Performing Beethoven piano concertos with chamber-group accompaniment is a much less self-indulgent idea than one might think -- the arrangements here date back to the nineteenth century, and one of them, that of the Piano Concerto No. 4 in G major, Op. 58, was apparently performed by Beethoven himself at the keyboard. Such arrangements filled a need in a time when a symphony orchestra was something that could be put together only by a large, prosperous city or noble house. Music of the nineteenth century was dominated by transcriptions and arrangements to a greater degree than is generally realized, and the phenomenon provided a sort of counterpoint to the notion of the solitary creator driven by the imperative of expression to create unique masterpieces.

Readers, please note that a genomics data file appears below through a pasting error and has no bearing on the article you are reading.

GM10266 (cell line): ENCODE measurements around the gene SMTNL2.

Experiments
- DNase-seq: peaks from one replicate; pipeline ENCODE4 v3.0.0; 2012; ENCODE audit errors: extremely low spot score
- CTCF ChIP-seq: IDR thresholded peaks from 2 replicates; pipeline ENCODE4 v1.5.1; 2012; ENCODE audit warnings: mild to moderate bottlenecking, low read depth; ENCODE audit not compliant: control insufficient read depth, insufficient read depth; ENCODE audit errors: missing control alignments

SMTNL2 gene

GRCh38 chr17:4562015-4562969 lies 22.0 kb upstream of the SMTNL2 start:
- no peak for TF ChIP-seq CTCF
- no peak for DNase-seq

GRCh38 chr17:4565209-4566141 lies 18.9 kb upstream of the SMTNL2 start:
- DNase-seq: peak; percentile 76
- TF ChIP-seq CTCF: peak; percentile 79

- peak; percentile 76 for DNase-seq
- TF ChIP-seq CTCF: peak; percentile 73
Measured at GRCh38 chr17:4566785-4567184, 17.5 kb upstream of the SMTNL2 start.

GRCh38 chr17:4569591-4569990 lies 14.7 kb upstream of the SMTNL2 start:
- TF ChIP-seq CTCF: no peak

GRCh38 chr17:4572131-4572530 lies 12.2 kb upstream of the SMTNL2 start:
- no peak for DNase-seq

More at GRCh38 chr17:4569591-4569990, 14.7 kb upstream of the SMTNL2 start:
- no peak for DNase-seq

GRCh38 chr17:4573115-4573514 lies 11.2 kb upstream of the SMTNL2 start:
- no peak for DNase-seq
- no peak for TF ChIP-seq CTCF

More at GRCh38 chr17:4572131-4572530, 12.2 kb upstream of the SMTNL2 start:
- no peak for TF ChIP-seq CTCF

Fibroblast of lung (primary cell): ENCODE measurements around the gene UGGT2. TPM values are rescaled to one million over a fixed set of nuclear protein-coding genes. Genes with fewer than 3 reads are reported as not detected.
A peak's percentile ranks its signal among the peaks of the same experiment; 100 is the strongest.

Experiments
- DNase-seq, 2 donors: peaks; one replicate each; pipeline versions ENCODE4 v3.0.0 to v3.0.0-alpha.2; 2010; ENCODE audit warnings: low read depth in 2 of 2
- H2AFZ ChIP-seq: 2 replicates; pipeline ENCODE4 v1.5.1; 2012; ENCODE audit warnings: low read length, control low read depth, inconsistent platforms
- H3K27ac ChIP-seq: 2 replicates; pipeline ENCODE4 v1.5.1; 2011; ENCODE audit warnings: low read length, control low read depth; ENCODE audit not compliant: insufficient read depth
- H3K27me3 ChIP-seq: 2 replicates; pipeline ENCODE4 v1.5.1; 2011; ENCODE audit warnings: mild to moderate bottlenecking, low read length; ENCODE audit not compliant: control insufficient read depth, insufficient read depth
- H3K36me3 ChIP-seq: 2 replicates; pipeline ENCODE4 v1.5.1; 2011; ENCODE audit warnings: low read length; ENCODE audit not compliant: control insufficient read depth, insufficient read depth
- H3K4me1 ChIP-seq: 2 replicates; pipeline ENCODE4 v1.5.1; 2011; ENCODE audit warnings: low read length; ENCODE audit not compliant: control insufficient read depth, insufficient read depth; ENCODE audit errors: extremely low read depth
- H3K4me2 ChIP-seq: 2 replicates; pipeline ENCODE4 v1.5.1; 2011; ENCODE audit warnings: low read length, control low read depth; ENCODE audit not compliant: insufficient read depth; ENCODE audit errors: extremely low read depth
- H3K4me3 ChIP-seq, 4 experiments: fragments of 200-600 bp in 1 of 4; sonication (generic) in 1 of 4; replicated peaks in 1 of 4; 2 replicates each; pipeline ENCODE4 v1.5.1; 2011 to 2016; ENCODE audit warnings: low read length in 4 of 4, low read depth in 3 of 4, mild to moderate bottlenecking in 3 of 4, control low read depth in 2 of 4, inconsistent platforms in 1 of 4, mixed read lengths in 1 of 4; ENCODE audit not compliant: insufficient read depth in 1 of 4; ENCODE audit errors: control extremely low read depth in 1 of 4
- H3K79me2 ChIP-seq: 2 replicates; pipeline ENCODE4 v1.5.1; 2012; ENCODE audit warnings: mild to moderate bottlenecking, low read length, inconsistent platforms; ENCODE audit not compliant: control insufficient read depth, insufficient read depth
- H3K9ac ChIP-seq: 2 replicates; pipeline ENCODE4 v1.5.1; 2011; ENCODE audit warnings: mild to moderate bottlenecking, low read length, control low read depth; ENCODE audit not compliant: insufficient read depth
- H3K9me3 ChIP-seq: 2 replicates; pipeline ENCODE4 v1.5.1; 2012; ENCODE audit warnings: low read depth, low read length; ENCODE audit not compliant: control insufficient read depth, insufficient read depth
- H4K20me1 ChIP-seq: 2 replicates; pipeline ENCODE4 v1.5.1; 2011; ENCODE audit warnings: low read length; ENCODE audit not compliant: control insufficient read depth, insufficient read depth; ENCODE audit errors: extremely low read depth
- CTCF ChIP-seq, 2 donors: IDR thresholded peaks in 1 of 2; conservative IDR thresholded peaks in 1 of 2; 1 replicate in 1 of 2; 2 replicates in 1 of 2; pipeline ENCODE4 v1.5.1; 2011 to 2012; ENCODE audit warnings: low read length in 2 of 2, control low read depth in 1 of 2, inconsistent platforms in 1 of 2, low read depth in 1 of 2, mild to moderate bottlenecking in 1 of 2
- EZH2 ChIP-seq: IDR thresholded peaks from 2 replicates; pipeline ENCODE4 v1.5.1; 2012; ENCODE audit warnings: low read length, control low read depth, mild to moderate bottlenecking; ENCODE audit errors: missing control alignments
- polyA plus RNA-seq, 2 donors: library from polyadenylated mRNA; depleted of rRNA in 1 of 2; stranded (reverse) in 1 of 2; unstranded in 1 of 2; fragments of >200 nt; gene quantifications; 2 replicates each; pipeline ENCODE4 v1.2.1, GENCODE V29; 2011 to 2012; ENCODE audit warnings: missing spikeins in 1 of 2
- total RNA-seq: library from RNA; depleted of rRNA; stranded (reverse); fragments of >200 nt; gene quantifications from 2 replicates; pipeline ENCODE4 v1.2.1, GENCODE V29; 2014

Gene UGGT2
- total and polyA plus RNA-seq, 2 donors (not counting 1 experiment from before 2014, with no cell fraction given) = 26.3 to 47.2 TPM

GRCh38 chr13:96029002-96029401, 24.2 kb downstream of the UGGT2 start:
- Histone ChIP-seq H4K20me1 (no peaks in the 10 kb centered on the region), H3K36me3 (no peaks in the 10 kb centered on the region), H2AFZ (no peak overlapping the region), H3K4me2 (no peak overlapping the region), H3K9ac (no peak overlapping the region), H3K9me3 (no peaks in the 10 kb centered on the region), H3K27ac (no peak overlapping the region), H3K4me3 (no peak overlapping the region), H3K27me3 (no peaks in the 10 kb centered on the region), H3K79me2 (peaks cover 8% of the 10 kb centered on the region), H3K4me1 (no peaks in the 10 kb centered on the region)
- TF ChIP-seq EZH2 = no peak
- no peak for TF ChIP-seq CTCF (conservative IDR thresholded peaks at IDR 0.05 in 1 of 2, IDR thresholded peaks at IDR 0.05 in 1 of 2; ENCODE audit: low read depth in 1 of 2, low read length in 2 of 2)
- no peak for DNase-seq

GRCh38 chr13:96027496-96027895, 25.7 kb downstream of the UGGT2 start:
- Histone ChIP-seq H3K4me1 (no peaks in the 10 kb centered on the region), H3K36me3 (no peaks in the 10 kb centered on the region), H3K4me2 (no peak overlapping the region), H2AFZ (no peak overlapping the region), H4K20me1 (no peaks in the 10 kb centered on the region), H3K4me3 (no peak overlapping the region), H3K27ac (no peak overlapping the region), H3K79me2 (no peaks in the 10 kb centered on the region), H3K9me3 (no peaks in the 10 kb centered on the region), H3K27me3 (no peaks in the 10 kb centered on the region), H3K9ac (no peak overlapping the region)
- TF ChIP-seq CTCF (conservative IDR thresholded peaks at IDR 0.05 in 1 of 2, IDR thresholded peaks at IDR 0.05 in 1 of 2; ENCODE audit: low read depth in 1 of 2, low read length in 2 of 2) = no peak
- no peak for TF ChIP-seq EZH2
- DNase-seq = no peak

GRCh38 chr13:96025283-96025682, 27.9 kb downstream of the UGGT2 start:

Of course, an authentic performance of an arrangement from the first decade of the nineteenth century wouldn't use a modern piano; it wasn't until a decade after the Piano Concerto No. 4 that Beethoven acquired an instrument resembling the grand piano of today. Pianist Heidrun Holtmann and the Concertino München (a string quintet of three violins, viola, and cello) are sensitive to the issues involved here. In situations where Beethoven aimed toward maximum contrast between piano and orchestra, such as in the slow movement of the Piano Concerto No. 4, the quintet uses articulation to create different kinds of contrast. Holtmann reins in her piano. But it still overwhelms the string quintet somewhat -- not in volume so much as in resonance. It just doesn't quite fit with the small string group. Still, many libraries should add this odd bit of Beethoveniana to their collections even if the market for it among general listeners will be limited to curiosity seekers.